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Abscisic Acid Role in Plant Branching
Posted by: Prof. Dr. M. Raupp (IP Logged)
Date: April 25, 2017 04:31PM

Plant branching is a process regulated by phytohormones produced by the
plant, similar to hormones found in animals. Many scientists have believed
that auxin, the most intensely studied plant phytohormone, is the most
important factor that controls branching. Researchers at Texas A&M
University have found that abscisic acid (ABA), more known for its role in
regulating water movement in plants, also plays an important role in plant

Branching is controlled by light signals modified by neighboring plants. The
stem grows taller if the branches are inhibited. The plant invests in the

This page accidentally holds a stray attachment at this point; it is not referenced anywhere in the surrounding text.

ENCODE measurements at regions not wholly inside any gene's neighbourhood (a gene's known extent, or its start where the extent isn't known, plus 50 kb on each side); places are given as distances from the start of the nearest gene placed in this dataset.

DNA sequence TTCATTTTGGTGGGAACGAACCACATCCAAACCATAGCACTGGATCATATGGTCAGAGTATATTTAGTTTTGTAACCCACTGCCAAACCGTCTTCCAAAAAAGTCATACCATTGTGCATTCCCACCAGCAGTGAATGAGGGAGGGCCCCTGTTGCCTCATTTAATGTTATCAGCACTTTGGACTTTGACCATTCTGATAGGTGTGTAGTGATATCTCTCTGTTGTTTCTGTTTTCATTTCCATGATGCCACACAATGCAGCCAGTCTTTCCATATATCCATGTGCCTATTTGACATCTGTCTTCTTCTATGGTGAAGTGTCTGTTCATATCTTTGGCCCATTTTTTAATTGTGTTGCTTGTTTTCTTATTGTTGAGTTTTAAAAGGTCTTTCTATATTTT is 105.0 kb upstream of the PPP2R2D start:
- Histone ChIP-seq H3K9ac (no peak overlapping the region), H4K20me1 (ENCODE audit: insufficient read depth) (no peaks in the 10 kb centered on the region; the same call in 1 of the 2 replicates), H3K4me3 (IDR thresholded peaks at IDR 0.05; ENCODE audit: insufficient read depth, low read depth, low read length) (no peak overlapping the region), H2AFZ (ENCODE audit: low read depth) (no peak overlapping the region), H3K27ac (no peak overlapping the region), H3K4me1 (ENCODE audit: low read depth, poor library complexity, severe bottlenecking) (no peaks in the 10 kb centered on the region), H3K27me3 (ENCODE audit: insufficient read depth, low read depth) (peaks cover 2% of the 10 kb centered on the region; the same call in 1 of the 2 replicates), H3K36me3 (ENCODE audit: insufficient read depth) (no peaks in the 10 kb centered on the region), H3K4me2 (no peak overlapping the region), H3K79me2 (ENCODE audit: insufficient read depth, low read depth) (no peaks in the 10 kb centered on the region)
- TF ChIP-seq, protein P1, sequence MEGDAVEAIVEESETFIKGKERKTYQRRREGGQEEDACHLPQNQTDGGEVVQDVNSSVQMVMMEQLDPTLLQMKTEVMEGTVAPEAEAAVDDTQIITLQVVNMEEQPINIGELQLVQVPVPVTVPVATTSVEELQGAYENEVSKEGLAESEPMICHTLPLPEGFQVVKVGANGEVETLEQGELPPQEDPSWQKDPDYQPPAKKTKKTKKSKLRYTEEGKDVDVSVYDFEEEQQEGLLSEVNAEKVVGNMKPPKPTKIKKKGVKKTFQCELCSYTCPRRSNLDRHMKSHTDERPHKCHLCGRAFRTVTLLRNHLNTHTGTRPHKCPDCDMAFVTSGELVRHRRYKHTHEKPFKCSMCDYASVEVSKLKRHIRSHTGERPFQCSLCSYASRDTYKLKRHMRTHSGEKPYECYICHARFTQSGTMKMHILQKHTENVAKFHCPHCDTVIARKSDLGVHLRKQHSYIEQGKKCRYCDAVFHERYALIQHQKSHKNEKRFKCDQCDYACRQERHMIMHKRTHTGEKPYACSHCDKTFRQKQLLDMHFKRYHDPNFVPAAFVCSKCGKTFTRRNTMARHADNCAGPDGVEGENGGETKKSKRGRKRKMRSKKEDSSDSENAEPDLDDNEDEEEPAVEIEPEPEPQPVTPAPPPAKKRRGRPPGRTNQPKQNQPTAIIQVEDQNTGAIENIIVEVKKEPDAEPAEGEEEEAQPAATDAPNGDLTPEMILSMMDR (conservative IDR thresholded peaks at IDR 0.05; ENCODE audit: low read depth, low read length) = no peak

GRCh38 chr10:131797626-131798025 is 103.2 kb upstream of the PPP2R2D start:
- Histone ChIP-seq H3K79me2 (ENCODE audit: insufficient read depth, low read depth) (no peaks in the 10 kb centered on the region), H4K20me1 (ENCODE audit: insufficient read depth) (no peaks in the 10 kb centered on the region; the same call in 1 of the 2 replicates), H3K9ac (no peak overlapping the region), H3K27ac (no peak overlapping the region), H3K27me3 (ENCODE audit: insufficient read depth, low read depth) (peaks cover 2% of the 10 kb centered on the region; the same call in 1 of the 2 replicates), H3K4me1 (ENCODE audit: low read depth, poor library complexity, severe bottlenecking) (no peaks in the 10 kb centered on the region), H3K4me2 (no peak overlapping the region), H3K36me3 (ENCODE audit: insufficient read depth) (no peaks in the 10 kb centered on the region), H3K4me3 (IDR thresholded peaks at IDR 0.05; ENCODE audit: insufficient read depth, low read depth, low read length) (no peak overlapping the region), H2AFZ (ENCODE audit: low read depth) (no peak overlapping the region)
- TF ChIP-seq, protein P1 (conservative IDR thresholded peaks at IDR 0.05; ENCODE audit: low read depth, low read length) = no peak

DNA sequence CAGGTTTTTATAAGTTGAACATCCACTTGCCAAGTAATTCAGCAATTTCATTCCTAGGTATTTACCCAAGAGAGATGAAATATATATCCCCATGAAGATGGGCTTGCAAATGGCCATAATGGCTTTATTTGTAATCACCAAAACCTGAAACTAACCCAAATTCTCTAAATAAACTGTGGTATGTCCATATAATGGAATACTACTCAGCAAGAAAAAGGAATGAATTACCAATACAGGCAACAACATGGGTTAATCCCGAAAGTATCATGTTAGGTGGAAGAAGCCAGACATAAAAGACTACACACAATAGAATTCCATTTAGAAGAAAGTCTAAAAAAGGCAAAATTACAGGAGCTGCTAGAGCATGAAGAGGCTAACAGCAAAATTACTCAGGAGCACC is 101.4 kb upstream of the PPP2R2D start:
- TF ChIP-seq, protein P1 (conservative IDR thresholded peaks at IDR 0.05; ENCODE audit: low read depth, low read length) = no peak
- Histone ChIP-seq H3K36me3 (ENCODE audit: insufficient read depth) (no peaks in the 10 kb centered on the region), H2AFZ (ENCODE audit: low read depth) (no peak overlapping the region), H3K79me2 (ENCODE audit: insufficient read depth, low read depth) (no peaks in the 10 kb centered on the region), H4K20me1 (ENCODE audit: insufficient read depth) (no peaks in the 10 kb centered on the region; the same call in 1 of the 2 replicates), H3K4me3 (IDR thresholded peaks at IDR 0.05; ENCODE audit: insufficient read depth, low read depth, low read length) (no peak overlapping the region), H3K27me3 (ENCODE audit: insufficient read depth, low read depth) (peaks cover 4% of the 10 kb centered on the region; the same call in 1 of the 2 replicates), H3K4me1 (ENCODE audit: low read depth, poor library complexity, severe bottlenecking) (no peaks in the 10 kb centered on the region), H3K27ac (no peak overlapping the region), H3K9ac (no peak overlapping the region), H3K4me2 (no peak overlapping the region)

main shoot rather than in branching, to get to more direct light. The study
examined plant mechanisms used to control branching in crowded and uncrowded

The researchers found that when given light signals that mimic crowded and
uncrowded conditions, bud growth is altered very quickly, within six hours,
when light signals are changed. They also found that changes in bud growth
were more closely related to changes in ABA than auxin. ABA is one of the
earliest regulators of branching. Auxin regulates from the stem, but ABA is
present in the bud and is probably responding more directly to light signals
that it receives.


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